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Mareeba Mosque
Mareeba and District Memorial Mosque
Religion
Affiliation Islam
Rite Sunni Islam
Ecclesiastical or organisational status Mosque
Ownership Albanian Australian Moslem Society (Mareeba Islamic Society)
Leadership Benjamin Murat (Imam)
Status Active
Location
Location 108 Walsh Street, Mareeba 4880
State Queensland
Country  Australia
Architecture
Architectural type Mosque
Groundbreaking 1969
Completed 1970
Minaret(s) 1
Inscriptions 1

The Mareeba Mosque, officially known as the Mareeba and District Memorial Mosque, is a mosque located in Mareeba, a rural town in Queensland, Australia. The building contains a minaret, and an adjacent hall used for community functions that houses the library and visitors room. Associated with the Albanian Australian community, the mosque (built late 1960s) is owned by and the centre of the Albanian Australian Moslem Society (Mareeba Islamic Society).

History

In Mareeba, most of the Muslim population is composed of Albanian Australians, many from Albania (Korçë region), others from Kosovo and Montenegro. Beginning in the interwar period Albanian immigrants arrived and following the Second World War, Bosniaks, Tatars and other Albanians settled in North Queensland in areas where sugar cane was grown like Cairns. The local Albanian community devoted its efforts toward preserving traditional values and their transmission, especially since they came from Albania where religion was strongly suppressed by the communist government. They sought to establish Islamic institutions and structures they had left in their homeland.

Led by an Albanian imam from Cairo, new Albanian arrivals to Mareeba formed an organisation, the Albanian Australian Moslem Society (Mareeba Islamic Society) in 1953. A house was bought by the society and repurposed into a mosque. At the time, some 70 Muslim households from multicultural backgrounds lived in Mareeba. The project to build a mosque began with land bought by the Islamic Society for $4,000 in 1968 on the corner of Walsh and Lloyd Street, followed by construction (1969). The Mareeba Muslim community provided finances for the entire process of buying, planning and building a mosque.

Assistance came from Tom Roy, a Mareeba architect who designed the mosque and Patty Cannon, a local builder that constructed it. The Islamic Society's budget lacked funds for a minaret and Islamic arch, and Cannon added them from his own accord with the minaret being an imitation, serving only as a design feature. A new modern brick building replaced the previous house serving as a mosque.

Among the Albanian communities within Australia, reverence is maintained for its contribution to the World War Two effort and its Australian war veterans. On Anzac day, 1970, the Mareeba mayor opened the new mosque and it was dedicated to Australian soldiers who died in war. An inscription was added by the Albanian community as an expression of its desire to forge close ties with the wider local population. It reads: "Mareeba and District Memorial Mosque, Erected by the Albanian Australian Moslem Society: This house of God is dedicated to those who gave their lives in the defence of Australia and in appreciation of all who served. 'Lest We Forget' 25th April, 1970". Attached to the front mosque brick wall (left side), the inscription is a war memorial and part of the Mareeba Shire War Memorial Heritage Asset List. Shortly after the mosque opening, the Mareeba imam was granted the ability to register marriages. As part of closer relations, the wider community gave an area of the Mareeba cemetery to the Muslim community for burials and graves, that face westward in accordance with Islamic tradition.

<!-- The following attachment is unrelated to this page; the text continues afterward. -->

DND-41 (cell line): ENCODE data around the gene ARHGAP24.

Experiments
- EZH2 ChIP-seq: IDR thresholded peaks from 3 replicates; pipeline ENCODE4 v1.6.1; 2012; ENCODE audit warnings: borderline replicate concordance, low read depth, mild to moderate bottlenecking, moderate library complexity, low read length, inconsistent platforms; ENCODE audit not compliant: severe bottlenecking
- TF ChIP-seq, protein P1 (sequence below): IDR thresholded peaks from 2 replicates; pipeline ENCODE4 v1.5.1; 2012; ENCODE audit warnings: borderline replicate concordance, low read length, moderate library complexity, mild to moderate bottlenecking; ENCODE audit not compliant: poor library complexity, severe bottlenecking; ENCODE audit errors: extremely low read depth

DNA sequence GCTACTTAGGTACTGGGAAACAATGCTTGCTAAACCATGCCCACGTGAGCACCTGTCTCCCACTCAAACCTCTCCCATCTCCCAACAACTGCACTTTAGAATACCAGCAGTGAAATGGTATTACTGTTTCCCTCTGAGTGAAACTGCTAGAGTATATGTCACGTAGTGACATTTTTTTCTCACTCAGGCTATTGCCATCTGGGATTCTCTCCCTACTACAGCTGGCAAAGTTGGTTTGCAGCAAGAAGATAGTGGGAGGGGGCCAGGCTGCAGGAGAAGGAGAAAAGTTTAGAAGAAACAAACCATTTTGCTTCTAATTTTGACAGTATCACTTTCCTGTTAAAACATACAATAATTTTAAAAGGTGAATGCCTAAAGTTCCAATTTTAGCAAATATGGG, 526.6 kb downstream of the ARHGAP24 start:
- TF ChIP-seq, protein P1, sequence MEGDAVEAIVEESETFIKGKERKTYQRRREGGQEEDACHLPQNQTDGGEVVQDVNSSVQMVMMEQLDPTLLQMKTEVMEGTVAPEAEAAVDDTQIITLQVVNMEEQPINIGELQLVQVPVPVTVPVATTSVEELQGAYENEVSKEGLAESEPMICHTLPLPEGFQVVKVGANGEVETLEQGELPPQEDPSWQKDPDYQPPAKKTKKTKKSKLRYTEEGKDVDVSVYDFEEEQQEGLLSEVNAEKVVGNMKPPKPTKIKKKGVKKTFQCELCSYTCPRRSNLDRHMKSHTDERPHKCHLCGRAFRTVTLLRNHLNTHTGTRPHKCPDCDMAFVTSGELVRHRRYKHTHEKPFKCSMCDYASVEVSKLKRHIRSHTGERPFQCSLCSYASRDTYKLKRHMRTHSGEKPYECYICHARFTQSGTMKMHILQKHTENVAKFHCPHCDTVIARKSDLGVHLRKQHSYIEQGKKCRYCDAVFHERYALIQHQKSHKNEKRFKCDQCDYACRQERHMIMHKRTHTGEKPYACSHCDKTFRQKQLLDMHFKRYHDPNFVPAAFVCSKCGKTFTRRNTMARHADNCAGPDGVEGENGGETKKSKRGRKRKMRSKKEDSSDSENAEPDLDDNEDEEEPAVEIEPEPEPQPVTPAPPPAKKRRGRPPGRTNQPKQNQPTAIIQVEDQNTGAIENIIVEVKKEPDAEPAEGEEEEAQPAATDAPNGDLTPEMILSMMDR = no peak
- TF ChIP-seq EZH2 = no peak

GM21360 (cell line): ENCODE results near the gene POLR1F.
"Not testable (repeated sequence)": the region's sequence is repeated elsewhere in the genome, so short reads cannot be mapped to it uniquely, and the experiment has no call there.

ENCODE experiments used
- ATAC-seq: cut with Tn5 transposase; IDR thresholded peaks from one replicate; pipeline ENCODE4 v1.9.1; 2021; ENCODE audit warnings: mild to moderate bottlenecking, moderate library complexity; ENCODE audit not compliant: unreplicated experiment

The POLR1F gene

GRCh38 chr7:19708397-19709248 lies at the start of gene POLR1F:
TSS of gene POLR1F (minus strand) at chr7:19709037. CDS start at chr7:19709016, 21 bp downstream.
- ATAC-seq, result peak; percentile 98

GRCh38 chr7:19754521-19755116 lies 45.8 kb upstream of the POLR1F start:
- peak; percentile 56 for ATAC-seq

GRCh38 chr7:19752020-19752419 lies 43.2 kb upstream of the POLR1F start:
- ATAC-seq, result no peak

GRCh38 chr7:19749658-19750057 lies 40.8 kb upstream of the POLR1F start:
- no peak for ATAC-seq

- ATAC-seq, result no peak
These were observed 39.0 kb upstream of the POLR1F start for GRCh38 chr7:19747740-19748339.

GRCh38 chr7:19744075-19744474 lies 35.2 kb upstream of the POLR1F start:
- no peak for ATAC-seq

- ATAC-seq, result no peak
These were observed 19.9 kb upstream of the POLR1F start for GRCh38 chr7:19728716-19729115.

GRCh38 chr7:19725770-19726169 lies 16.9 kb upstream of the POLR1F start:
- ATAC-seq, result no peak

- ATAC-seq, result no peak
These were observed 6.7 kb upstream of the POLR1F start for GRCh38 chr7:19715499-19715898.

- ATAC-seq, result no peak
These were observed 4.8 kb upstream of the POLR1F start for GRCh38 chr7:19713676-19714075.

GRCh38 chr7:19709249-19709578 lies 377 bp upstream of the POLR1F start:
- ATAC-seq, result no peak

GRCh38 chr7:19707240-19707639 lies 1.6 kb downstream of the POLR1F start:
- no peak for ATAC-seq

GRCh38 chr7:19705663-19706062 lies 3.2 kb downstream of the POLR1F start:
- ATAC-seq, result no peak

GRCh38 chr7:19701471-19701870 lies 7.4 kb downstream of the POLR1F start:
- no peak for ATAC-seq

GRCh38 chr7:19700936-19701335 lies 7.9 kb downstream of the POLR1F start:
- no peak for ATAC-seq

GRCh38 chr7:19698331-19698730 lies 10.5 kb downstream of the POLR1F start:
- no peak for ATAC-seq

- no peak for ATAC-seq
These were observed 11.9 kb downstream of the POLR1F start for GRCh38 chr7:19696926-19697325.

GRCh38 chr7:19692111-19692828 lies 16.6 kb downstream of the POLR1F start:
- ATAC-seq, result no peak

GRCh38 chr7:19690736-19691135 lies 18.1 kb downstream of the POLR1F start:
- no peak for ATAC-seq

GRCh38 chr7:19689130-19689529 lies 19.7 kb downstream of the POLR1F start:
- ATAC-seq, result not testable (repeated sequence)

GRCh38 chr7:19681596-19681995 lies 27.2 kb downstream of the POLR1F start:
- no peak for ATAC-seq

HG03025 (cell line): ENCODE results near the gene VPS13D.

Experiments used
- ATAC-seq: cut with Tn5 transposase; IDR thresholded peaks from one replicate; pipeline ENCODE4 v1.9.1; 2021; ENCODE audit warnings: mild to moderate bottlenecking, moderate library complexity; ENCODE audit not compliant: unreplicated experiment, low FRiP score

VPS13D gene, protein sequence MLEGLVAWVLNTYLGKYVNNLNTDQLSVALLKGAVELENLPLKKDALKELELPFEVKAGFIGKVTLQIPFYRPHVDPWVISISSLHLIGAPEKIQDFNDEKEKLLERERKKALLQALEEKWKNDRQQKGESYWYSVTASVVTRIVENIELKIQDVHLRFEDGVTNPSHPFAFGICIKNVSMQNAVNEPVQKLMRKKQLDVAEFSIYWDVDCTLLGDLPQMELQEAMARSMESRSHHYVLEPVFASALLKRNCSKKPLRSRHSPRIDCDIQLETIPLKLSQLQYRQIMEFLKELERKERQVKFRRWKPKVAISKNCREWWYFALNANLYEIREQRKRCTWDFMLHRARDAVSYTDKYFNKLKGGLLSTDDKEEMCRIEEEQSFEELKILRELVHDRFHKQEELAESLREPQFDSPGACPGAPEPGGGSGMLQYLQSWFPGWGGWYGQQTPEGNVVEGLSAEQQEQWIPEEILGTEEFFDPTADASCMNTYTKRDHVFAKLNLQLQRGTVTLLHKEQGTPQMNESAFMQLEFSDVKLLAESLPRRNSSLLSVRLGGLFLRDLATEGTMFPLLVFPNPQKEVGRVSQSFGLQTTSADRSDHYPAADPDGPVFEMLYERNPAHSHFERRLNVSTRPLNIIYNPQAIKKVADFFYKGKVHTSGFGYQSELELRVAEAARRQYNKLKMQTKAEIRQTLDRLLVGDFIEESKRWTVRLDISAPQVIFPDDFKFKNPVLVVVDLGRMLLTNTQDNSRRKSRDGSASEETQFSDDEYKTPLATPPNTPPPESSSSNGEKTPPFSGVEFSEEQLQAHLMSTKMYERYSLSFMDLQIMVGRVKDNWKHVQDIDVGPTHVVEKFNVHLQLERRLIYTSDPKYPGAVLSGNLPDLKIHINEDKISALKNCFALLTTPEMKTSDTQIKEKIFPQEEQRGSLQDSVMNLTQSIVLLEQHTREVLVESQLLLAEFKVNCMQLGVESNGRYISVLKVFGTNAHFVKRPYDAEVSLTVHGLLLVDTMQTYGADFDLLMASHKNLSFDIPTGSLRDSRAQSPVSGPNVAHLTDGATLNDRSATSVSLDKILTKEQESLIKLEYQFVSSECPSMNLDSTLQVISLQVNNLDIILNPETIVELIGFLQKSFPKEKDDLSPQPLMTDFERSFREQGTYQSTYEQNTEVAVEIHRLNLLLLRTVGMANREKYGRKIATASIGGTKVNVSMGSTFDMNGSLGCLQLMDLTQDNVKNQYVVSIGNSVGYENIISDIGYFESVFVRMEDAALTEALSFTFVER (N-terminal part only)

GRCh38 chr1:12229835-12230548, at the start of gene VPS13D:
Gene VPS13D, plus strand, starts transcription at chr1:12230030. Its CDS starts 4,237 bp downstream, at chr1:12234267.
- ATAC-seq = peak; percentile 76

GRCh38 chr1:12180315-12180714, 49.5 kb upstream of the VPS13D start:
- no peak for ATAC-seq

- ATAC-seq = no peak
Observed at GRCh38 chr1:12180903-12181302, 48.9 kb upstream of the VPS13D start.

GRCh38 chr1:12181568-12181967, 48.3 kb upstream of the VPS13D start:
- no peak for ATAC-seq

The mosque since its establishment has become a centre for the local Muslim community. By 1986, the Muslim membership of the Mareeba Islamic Society numbered some 300 people. A hall was added (1988) to the mosque toward the rear end of the premises for celebratory events and Muslim functions, that includes a visitors room and library. In the early twenty first century, parts of the Mareeba Albanian community are either third, fifth or sixth generation locals. The mosque serves as a focal point for the Albanian community that assists in preserving family traditions and religious identity.

The 40 year anniversary of the mosque was celebrated in 2010. In September 2014, the word "evil" was sprayed on the Mareeba mosque and the incident was blamed on anti-Muslim backlash over anti-terrorism police raids in Brisbane and Sydney. The Mareeba mosque has participated in National Mosque Open Day, held across Australia for members of the general public to visit, support or acquaint themselves with Islam and Muslims.

Mareeba Islamic Society's members are mainly farmers. In the early twenty first century, the mosque congregation is multicultural, composed of locally well established Albanians and newer Muslim arrivals from Kosovo, Bosnia, Uzbekistan and Turkey. The Albanian imam provides weekly lessons and lectures, with other Islamic lessons conducted on the weekend. Beginning from the early 2000s, the current serving imam is Benjamin Murat.

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